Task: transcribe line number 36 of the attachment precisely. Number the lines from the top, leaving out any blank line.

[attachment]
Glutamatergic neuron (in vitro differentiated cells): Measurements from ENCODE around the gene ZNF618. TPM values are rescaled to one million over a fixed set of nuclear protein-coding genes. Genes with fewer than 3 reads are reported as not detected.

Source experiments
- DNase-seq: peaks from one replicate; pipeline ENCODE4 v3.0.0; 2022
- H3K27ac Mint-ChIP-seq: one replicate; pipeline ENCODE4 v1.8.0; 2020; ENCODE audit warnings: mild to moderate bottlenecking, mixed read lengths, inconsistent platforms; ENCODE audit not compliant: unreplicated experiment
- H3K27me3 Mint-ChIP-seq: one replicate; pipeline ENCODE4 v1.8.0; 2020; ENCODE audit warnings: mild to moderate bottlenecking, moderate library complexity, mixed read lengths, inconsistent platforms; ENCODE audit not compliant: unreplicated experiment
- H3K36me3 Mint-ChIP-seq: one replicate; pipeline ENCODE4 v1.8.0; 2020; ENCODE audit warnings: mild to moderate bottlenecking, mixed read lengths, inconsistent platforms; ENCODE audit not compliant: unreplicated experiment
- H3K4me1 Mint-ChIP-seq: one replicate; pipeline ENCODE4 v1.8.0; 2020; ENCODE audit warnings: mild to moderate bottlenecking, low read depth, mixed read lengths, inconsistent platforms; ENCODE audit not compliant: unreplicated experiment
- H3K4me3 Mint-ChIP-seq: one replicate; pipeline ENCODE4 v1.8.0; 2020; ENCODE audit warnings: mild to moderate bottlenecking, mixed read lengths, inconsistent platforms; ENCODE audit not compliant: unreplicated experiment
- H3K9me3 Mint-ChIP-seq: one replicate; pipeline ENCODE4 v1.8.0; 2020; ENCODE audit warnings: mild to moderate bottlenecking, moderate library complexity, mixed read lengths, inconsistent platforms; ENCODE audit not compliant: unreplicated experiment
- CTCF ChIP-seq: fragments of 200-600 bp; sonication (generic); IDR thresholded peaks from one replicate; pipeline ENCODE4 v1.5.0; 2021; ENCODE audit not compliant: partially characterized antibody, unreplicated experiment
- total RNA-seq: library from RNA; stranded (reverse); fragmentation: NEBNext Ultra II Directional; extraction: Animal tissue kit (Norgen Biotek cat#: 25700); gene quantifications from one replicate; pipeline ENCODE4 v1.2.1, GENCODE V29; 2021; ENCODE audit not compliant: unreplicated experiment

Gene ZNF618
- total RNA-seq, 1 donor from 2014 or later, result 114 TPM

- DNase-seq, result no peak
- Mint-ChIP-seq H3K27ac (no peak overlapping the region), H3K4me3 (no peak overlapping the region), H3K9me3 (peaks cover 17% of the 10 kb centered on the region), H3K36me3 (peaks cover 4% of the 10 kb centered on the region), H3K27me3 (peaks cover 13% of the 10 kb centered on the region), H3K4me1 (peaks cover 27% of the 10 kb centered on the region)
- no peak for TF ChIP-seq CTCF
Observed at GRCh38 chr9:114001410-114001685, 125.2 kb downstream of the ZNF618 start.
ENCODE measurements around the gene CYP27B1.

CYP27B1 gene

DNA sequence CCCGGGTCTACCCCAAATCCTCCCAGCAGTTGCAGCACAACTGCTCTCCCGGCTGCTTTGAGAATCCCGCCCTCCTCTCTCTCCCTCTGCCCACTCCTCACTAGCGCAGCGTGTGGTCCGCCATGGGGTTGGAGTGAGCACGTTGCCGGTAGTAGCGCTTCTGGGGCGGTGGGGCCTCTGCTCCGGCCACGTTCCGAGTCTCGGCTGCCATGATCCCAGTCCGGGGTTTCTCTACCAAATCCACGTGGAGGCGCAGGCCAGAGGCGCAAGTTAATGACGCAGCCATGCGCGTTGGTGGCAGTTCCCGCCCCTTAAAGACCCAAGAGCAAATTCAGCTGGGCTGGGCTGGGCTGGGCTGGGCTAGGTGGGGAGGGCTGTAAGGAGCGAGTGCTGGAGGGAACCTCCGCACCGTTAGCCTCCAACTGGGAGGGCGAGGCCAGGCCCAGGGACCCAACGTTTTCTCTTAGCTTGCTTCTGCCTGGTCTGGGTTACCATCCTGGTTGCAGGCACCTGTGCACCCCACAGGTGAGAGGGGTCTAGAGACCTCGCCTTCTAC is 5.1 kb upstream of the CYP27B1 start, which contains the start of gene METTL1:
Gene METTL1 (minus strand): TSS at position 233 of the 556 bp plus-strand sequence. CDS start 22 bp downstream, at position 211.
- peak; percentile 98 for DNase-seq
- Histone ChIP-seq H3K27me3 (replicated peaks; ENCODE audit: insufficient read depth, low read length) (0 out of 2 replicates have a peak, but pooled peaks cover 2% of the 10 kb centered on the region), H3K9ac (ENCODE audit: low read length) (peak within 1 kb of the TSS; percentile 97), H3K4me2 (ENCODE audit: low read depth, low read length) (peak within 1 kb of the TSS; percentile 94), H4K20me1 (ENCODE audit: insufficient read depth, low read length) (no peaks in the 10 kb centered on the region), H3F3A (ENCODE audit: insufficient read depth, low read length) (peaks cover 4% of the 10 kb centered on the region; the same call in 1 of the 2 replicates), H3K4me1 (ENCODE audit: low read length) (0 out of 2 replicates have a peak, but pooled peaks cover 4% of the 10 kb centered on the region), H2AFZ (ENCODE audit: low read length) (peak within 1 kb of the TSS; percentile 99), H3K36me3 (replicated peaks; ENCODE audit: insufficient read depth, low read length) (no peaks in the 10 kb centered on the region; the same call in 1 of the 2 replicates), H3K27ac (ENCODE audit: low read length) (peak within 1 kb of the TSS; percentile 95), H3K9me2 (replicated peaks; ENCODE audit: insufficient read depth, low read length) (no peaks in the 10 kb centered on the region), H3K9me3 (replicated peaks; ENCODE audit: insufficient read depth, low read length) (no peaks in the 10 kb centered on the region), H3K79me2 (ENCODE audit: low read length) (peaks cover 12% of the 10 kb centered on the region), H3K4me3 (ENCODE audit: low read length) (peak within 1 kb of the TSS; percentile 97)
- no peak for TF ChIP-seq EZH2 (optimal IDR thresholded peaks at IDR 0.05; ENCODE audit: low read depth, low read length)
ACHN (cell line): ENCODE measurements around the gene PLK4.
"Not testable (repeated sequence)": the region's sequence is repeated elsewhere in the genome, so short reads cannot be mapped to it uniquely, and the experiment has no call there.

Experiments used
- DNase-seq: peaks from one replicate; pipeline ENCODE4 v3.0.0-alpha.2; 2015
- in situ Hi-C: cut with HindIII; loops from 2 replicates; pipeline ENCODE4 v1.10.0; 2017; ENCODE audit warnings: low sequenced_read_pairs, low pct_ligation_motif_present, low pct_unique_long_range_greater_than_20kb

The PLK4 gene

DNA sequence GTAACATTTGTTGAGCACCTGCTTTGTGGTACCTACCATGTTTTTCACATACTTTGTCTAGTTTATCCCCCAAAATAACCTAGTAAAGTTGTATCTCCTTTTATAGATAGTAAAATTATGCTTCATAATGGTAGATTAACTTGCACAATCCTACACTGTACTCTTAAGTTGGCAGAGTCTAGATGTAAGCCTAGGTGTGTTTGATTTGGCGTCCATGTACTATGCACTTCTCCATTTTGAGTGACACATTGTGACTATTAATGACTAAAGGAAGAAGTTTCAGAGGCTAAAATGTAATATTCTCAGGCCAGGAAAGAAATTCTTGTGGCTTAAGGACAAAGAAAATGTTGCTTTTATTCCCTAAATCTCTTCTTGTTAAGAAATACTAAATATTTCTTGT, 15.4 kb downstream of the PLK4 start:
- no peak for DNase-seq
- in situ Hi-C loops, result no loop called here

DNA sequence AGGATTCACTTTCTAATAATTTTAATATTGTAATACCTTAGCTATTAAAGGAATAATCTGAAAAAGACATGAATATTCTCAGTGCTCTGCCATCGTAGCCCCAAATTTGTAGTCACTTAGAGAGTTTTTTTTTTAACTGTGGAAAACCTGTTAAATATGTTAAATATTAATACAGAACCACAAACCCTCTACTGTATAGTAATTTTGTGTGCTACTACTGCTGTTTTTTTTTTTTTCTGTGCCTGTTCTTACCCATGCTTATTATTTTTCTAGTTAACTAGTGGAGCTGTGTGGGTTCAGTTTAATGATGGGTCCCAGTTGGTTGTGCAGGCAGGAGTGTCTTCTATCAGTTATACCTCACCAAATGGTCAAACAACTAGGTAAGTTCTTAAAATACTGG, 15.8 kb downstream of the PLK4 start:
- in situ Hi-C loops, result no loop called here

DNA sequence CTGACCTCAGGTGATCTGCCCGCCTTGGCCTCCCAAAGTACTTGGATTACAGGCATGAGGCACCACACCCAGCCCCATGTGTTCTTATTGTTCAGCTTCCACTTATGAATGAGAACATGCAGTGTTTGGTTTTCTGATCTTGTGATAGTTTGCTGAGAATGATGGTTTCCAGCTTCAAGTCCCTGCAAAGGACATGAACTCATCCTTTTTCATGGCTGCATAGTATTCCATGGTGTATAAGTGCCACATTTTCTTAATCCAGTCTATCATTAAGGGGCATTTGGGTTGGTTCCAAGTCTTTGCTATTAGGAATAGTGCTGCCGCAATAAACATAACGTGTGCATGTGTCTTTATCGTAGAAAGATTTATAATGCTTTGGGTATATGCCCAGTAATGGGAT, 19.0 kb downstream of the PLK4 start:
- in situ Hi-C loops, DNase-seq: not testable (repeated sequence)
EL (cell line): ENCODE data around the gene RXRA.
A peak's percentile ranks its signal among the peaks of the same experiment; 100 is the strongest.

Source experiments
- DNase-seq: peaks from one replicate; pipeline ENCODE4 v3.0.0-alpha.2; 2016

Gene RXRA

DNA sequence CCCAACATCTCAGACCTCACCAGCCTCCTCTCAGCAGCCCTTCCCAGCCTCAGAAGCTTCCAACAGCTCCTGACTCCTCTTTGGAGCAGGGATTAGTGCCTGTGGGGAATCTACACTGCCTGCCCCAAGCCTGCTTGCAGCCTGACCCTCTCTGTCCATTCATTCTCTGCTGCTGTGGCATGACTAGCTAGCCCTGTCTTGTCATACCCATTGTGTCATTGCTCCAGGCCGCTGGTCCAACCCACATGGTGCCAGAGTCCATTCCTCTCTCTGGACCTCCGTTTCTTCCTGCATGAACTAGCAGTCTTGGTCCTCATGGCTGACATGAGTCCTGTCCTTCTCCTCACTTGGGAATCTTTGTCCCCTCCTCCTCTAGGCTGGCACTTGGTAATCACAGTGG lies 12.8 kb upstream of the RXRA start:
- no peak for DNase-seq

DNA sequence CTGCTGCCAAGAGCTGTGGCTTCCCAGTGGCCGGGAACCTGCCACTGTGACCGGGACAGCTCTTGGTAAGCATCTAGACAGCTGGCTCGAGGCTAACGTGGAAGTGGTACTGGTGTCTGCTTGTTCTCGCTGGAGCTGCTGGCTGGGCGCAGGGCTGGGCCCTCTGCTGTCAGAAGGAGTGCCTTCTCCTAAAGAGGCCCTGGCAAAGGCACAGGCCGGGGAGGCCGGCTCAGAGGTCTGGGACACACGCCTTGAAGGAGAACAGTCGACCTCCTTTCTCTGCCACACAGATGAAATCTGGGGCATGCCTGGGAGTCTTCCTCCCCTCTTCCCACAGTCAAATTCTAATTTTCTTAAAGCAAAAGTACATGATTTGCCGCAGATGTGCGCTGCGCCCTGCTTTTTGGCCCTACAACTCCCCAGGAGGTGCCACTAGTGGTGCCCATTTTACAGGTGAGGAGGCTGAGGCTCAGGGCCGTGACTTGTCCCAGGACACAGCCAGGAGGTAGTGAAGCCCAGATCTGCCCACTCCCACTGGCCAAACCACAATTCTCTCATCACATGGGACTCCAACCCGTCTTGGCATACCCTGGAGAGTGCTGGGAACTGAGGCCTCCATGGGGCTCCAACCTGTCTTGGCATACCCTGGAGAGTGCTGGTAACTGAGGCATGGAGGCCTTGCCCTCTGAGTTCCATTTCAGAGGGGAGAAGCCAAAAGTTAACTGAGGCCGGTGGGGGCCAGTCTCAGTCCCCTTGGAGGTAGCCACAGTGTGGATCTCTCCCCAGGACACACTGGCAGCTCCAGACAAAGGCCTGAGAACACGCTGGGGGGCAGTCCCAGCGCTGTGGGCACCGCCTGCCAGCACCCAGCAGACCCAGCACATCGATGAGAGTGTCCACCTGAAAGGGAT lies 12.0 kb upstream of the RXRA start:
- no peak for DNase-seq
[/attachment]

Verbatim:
DNA sequence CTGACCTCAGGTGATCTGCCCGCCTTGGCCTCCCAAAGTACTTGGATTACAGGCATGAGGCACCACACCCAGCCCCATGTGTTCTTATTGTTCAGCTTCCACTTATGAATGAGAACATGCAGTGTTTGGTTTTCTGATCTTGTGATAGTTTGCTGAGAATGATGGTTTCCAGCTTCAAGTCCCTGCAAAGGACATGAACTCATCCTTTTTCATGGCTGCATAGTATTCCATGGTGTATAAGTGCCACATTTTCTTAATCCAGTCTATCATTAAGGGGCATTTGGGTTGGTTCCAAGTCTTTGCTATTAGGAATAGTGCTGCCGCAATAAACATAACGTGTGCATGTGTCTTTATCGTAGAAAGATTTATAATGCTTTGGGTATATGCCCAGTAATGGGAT, 19.0 kb downstream of the PLK4 start: